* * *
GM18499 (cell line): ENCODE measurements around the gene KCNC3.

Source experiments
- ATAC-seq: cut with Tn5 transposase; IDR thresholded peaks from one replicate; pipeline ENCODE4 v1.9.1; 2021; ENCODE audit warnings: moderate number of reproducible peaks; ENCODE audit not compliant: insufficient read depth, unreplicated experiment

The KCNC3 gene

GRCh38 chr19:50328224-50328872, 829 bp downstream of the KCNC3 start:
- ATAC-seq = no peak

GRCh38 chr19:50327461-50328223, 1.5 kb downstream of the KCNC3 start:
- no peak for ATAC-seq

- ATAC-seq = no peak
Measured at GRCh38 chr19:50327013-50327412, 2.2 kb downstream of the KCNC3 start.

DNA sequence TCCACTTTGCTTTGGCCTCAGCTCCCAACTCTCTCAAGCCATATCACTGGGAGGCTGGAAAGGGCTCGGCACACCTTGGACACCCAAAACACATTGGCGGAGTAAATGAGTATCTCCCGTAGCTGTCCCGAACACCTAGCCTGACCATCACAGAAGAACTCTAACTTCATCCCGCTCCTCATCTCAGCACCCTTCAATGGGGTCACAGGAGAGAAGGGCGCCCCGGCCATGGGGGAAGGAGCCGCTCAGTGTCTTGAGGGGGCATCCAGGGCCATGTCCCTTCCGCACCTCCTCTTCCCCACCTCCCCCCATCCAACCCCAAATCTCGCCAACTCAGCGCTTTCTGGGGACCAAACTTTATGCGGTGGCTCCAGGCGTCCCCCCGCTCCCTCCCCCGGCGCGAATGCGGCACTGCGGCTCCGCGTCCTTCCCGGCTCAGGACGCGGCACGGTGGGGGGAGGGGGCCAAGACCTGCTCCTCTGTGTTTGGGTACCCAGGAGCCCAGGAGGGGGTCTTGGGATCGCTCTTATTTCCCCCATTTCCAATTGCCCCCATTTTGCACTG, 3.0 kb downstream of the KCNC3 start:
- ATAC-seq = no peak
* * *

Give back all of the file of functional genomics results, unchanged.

GM18499 (cell line): ENCODE measurements around the gene KCNC3.

Source experiments
- ATAC-seq: cut with Tn5 transposase; IDR thresholded peaks from one replicate; pipeline ENCODE4 v1.9.1; 2021; ENCODE audit warnings: moderate number of reproducible peaks; ENCODE audit not compliant: insufficient read depth, unreplicated experiment

The KCNC3 gene

GRCh38 chr19:50328224-50328872, 829 bp downstream of the KCNC3 start:
- ATAC-seq = no peak

GRCh38 chr19:50327461-50328223, 1.5 kb downstream of the KCNC3 start:
- no peak for ATAC-seq

- ATAC-seq = no peak
Measured at GRCh38 chr19:50327013-50327412, 2.2 kb downstream of the KCNC3 start.

DNA sequence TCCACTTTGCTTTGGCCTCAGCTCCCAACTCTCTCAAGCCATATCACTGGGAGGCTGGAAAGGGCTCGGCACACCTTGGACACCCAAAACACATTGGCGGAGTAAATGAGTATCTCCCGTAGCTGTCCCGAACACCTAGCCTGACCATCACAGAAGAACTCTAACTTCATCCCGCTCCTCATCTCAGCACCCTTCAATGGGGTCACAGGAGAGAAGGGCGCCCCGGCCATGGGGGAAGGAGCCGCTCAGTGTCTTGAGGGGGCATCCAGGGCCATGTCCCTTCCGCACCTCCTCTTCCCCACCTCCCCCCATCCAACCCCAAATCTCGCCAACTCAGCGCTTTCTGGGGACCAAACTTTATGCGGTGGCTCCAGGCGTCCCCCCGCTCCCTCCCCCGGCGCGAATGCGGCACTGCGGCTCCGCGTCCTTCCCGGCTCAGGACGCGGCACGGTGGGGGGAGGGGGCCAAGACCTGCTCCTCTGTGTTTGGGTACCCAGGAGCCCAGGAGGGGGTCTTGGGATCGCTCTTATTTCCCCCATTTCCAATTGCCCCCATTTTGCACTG, 3.0 kb downstream of the KCNC3 start:
- ATAC-seq = no peak